PLOS One published a paper in January with the title “Biomechanical Characteristics of Hand Coordination in Grasping Activities of Daily Living“. And the abstract contains this line:
The explicit functional link indicates that the biomechanical characteristic of tendinous connective architecture between muscles and articulations is the proper design by the Creator to perform a multitude of daily tasks in a comfortable way.
The main text contains two more references to “the Creator”. The Introduction notes that
Hand coordination should indicate the mystery of the Creator’s invention.
And the end of the Discussion:
In conclusion, our study can improve the understanding of the human hand and confirm that the mechanical architecture is the proper design by the Creator for dexterous performance of numerous functions following the evolutionary remodeling of the ancestral hand for millions of years.
Today, someone seems to have noticed this “Creator” stuff and brought it to the attention of the journal, which issued a statement that they’re looking into it.
So what happened?
This does not read to me like it is part of some sort of conspiracy to infiltrate the biology literature with intelligent design propaganda. However, it is a good illustration of the issue with the PLOS One model as it is implemented in practice.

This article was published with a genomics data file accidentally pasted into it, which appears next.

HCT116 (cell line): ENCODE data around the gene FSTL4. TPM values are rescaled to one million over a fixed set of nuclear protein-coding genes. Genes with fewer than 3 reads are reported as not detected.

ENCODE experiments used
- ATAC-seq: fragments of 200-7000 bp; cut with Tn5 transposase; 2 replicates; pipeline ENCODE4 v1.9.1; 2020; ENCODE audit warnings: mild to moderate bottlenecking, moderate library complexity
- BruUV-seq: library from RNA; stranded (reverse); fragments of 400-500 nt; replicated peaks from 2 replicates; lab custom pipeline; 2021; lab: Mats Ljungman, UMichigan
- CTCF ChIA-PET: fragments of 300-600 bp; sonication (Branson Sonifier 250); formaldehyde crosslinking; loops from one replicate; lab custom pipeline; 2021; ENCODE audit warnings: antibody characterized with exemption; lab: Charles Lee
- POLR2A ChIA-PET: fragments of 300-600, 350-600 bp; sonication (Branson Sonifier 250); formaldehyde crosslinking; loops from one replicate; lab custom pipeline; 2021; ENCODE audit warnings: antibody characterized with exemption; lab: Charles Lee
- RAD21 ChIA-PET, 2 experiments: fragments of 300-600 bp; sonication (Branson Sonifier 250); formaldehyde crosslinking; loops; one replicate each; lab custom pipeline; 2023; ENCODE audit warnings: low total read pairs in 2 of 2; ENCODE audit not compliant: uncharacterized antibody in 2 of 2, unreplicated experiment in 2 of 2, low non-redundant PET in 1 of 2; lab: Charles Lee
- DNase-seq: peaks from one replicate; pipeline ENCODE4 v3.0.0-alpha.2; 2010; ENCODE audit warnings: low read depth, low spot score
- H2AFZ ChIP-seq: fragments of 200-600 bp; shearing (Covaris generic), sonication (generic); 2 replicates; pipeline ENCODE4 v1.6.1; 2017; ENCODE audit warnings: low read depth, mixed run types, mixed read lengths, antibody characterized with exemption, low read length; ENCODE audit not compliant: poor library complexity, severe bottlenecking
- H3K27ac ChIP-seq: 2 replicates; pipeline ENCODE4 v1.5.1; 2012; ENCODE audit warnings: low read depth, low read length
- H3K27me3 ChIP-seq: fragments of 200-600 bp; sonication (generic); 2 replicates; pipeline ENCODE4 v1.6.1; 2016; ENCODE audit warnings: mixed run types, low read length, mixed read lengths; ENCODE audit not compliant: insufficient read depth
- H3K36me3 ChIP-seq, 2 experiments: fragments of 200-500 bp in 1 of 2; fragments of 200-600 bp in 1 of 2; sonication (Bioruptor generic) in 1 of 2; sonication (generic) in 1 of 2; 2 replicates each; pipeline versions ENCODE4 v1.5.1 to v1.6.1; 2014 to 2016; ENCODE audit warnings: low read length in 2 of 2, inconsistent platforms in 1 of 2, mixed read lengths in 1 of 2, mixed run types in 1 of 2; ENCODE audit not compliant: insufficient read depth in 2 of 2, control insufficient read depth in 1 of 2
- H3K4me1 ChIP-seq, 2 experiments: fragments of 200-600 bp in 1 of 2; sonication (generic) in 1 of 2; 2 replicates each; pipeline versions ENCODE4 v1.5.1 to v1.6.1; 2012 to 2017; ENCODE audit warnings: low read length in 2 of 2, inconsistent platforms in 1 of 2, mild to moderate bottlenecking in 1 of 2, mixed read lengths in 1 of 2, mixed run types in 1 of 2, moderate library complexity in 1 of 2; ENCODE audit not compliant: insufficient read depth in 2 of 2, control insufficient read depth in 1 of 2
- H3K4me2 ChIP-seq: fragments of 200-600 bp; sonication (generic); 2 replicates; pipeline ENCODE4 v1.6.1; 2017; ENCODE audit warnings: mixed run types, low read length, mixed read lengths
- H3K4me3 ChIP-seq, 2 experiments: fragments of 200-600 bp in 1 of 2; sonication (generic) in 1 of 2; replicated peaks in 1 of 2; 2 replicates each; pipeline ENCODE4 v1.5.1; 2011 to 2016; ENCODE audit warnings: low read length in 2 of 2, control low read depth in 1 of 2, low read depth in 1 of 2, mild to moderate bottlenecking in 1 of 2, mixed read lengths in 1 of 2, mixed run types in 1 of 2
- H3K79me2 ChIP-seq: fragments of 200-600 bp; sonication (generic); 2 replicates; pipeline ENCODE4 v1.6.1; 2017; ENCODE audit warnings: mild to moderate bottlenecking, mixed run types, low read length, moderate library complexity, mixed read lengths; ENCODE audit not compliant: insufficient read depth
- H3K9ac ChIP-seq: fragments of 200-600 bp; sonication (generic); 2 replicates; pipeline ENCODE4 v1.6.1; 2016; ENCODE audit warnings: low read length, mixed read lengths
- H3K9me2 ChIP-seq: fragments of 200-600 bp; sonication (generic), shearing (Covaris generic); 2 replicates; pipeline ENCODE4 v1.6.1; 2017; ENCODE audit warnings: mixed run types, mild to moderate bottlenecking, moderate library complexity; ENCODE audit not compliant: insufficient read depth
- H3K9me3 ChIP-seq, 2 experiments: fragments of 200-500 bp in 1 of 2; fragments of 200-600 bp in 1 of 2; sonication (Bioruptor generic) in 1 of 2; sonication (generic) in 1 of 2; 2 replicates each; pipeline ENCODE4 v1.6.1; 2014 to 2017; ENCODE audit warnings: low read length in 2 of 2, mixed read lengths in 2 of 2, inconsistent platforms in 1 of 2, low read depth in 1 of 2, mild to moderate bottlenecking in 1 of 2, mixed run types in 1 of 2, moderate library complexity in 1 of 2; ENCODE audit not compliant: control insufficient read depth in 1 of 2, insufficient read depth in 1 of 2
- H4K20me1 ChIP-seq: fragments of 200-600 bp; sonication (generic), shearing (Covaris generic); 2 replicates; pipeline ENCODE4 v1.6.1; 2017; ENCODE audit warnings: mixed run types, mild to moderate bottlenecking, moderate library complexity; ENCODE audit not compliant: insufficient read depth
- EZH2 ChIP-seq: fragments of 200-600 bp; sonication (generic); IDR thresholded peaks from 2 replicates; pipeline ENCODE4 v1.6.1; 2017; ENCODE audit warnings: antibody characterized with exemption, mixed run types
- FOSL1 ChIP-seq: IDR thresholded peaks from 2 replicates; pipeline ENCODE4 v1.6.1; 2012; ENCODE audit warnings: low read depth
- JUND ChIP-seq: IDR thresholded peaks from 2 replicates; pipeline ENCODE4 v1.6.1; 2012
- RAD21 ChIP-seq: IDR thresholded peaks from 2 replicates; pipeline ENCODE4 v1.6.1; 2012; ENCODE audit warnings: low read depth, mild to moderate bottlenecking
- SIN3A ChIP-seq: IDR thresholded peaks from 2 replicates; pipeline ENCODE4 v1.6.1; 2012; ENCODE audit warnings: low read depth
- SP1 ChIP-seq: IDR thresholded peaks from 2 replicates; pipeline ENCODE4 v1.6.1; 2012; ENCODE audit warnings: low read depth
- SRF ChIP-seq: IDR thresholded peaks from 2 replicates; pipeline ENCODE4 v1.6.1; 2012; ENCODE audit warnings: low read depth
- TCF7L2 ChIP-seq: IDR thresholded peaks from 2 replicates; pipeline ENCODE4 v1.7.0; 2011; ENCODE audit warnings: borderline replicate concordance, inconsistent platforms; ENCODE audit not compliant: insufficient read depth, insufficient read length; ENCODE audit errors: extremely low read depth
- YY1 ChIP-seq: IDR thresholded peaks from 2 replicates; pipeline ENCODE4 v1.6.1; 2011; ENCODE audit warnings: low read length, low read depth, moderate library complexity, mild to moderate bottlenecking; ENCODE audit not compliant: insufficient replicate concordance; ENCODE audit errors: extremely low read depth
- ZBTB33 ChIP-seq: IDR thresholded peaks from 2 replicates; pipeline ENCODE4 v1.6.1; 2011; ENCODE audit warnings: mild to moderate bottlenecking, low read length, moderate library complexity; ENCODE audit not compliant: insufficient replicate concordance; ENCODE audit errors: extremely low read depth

PLOS One is based on an interesting idea. The papers are peer-reviewed, but evaluation is explicitly supposed to focus on technical accuracy, ignoring “impact”. This was a brilliant idea. Historically limited space (in print) and a pathological pursuit of citation metrics means that lots of good science has a hard time getting published, either because it is not flashy enough, or because journals are reluctant to publish things that do not fit squarely in the domain of what they imagine their readers’ interests to be.
In a sense, PLOS One aims to split the difference between traditional publishing and the preprint / post-pub-peer-review model. It is someplace where you can publish interdisciplinary work, weird little fun studies, negative results, etc. But in principle you get the benefit of knowing that the work itself has been vetted.
Or at least as vetted as you ever get with peer review, which is to say, imperfectly and highly variably.
As a result, PLOS One publishes lots of cool stuff, and it provides a valuable service to the community. But when something like this happens, it makes it seem like the editorial policy in practice is something more along the lines of “just make sure the check clears”.